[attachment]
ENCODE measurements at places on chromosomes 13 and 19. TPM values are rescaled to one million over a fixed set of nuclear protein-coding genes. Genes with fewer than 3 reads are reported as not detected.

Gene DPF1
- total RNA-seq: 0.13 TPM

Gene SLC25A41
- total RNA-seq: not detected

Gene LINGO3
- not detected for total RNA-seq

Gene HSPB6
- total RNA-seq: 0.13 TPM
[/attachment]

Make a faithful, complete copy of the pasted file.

ENCODE measurements at places on chromosomes 13 and 19. TPM values are rescaled to one million over a fixed set of nuclear protein-coding genes. Genes with fewer than 3 reads are reported as not detected.

Gene DPF1
- total RNA-seq: 0.13 TPM

Gene SLC25A41
- total RNA-seq: not detected

Gene LINGO3
- not detected for total RNA-seq

Gene HSPB6
- total RNA-seq: 0.13 TPM